But when we visited old neighbours now moved to the north of Italy this summer, part of the deal was to buy their old people-mover and drive it back here. At that point, we’d either keep it or sell it. For the time being, we’ve kept it: it proved useful for getting visiting grannies around, and it did give me some spontaneity and flexibility when seeking a new guitar.

Something else it has done is allowed me to return to a very helpful practice that has actually been an important part of my life for a few years, now. Continue reading

What I’m reading this month – Dec 2019

Reading took a back seat last month to my adventures in guitar buying. Well, I mean, I was still reading, but it didn’t seem the time to write about it.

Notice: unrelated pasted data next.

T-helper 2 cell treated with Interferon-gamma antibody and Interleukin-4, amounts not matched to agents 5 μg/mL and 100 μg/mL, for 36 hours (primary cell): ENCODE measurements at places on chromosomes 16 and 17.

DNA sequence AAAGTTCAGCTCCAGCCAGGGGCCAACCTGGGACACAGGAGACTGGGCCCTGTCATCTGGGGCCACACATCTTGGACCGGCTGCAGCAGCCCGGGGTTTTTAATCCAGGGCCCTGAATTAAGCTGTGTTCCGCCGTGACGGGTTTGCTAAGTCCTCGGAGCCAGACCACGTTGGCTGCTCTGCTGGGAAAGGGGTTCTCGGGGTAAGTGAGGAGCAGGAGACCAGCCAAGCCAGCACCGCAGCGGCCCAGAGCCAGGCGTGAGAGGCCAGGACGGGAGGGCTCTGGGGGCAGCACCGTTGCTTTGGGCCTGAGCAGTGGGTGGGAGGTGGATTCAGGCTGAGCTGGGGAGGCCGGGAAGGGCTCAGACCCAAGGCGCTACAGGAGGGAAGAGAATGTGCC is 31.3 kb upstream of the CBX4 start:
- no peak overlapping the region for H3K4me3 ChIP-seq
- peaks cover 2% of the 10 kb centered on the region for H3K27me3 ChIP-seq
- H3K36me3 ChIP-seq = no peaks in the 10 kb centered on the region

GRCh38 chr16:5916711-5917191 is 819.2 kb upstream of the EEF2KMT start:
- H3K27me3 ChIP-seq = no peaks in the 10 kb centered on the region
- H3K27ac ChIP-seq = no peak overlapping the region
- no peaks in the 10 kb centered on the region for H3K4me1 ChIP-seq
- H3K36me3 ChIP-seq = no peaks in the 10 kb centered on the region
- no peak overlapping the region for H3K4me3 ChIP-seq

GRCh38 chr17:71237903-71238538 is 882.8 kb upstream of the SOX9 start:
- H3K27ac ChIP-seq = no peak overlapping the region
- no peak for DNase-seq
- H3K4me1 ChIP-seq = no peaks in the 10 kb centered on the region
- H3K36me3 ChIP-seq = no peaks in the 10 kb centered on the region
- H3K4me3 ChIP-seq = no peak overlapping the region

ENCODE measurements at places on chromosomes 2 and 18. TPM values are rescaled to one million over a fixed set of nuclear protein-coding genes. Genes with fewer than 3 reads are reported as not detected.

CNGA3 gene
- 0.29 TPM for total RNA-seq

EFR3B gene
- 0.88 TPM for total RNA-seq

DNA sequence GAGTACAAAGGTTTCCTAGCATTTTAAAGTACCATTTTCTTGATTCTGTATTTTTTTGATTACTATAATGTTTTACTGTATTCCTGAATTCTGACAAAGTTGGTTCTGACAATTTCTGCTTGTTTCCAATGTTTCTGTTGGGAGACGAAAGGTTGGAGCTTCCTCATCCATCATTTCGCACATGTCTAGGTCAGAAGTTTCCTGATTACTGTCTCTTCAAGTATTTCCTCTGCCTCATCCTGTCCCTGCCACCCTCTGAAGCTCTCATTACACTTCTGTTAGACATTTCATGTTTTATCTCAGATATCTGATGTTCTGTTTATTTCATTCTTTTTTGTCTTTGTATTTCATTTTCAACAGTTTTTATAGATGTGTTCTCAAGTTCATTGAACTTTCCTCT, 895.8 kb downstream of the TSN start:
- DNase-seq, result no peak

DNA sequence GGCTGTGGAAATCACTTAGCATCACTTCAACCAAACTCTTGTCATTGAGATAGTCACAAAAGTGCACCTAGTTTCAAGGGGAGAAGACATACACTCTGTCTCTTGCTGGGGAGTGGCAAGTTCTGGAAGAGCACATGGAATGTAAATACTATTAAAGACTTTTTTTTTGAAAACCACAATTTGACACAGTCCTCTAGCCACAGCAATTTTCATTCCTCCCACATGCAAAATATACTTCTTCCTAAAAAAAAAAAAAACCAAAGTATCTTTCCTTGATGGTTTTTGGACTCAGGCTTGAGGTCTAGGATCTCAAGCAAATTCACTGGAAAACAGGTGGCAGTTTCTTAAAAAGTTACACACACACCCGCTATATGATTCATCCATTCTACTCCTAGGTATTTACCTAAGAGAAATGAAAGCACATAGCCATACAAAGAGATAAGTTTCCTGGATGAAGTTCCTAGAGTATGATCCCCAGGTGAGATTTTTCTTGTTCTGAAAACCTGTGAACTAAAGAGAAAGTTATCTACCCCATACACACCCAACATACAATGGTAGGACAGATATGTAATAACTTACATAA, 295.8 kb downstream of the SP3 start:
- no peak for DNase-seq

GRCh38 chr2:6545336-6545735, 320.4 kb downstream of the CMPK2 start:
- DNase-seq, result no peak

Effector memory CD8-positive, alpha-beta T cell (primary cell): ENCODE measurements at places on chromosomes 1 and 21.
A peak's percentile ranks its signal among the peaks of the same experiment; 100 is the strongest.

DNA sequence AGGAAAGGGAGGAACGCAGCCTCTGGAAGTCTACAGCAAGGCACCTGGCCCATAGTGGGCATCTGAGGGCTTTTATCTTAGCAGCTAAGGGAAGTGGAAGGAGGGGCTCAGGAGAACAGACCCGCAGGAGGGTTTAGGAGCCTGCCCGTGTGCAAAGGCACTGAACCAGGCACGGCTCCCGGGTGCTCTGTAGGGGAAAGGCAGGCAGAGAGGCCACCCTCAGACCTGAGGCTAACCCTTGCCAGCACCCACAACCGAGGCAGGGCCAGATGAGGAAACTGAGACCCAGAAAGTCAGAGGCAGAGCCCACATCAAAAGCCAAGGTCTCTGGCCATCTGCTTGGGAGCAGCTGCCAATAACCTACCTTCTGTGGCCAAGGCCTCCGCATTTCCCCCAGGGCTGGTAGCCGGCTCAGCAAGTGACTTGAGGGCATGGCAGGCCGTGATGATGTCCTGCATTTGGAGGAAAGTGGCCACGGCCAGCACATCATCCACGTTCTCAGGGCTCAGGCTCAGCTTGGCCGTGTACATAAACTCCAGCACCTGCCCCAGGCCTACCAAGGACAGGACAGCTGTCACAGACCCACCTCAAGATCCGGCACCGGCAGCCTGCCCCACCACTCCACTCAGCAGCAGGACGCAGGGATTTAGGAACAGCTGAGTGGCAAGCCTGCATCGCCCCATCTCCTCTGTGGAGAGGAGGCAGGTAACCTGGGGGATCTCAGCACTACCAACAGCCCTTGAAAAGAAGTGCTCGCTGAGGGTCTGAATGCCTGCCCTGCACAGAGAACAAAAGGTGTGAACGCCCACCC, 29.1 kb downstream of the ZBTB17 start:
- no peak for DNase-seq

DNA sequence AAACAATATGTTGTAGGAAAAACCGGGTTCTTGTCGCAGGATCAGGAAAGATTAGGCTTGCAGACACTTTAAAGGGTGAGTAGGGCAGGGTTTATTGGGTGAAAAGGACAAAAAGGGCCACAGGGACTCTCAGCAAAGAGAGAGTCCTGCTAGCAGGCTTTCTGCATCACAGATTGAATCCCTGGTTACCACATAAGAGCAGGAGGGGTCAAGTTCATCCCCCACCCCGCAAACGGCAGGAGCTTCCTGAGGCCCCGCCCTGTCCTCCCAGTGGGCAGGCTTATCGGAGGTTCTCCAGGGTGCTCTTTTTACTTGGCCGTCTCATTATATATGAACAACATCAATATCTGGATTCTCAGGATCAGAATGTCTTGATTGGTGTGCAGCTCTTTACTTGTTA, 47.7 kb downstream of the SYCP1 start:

Cover image of John Lanchester’s The WallAnd it’s not like there weren’t other things to think about besides. Beyond the general Brexit angst that has become our oxygen, we had acute alertness with the election campaign. And bundled in with all of that, I and colleagues not just at Cardiff University but across the land were on strike for eight days.

This is ideal ferment, really, for reading John Lanchester’s new novel, The Wall. It’s not about what we’re in, but it’s certainly about where we’re going. Or where we might be going if we don’t heed the call etc. This is not a new theme for dystopian literature, but the title is drawn from very present-day dystopian concerns. The very word is associated with Donald Trump, though this is set in a not too distant future Britain, with a wall of its own, a rising tide to contend with, and an exceptionally brutal way to deal with immigrants.